Problem of Secrecy and Secret Activities of Intelligence Agencies

March 14, 2015. Demonstration on Parliament Hill against Bill C-51.

The TML Monthly article of February 7, "Governance of Police Powers Does Not Protect Rights or Democratic Values," points out: "What is referred to as rule of law is actually subordinate to the police powers which routinely act behind closed doors in the name of national interest and national security."

The issue of secrecy and the activities of a secret political police under the guise of protecting national security is an important element of disinformation. The aim is to allow the Canadian state to engage in criminal activity to achieve an undisclosed objective. Recourse to police powers, in the name of protecting national security and to disinform the polity so that it cannot intervene in a manner which favours its interests, is not acceptable. The state says Canadians should sacrifice and give up their rights and struggles in the name of protecting national security, which it equates with protecting society as a whole. To dispute such an assertion is not only itself taboo but is considered to be and is treated as a threat to national security.

In 2015, the Harper government's second anti-terrorism law, Bill C-51, which the Liberal Party voted in favour of along with the Conservatives, amended several other laws including the Canadian Security and Intelligence Service (CSIS) Act. The amended Act gives the secret service the power to engage in disruption activities just about anywhere. This law says that CSIS can "take measures, within or outside Canada, to reduce the threat" to the security of Canada. While CSIS has illegally engaged in rights violations and disruption activities since its inception, Bill C-51 enshrined this illegality in law.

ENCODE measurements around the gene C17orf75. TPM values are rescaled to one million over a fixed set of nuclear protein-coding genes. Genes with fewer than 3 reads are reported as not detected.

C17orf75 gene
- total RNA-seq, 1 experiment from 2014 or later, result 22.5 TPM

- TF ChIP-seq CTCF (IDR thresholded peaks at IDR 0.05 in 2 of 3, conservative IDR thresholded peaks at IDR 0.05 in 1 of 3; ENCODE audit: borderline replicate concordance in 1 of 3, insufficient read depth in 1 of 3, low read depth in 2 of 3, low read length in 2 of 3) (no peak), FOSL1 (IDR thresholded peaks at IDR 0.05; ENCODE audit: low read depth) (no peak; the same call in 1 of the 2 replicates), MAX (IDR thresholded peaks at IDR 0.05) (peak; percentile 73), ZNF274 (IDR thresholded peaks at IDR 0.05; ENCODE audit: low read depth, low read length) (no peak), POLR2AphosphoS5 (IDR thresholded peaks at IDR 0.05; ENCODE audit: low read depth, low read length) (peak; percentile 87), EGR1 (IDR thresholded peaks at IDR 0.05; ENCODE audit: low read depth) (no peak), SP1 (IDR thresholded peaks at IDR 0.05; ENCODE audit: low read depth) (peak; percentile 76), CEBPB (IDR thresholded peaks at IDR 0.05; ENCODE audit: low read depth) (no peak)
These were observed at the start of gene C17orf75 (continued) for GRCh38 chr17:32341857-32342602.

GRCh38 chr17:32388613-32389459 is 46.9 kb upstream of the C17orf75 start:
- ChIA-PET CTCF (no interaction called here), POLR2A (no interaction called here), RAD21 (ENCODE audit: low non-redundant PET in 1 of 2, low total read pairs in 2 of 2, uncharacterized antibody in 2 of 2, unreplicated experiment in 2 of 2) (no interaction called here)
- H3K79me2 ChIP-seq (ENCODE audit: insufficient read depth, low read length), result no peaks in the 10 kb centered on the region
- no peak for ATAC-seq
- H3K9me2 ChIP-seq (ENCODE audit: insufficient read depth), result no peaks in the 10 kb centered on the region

Justin Trudeau's Liberal Party voted in favour of Bill C-51 but, in the face of massive popular opposition to this law, on the eve of the federal election it promised to annul "the problematic elements of Bill C-51" and to present "new legislation that better balances our collective security with our rights and freedoms." This masquerade of defending rights and freedoms and Canadian values, and of prohibiting the transgression of the limited rights enshrined in the Charter of Rights and Freedoms, became law with Bill C-59, the National Security Act, 2017, which received Royal Assent on June 21, 2019.

In Bill C-59, it is said that the police powers can "take measures ... that would limit a right or freedom guaranteed by the Canadian Charter of Rights and Freedoms" only if "a judge ... issues a warrant authorizing the taking of those measures." The measures "that would limit a right or freedom" are, amongst others: "(a) causing, intentionally or by criminal negligence, death or bodily harm to an individual; (b) wilfully attempting in any manner to obstruct, pervert or defeat the course of justice; (c) violating the sexual integrity of an individual; [and] (d) subjecting an individual to torture or cruel, inhuman or degrading treatment or punishment, within the meaning of the Convention Against Torture."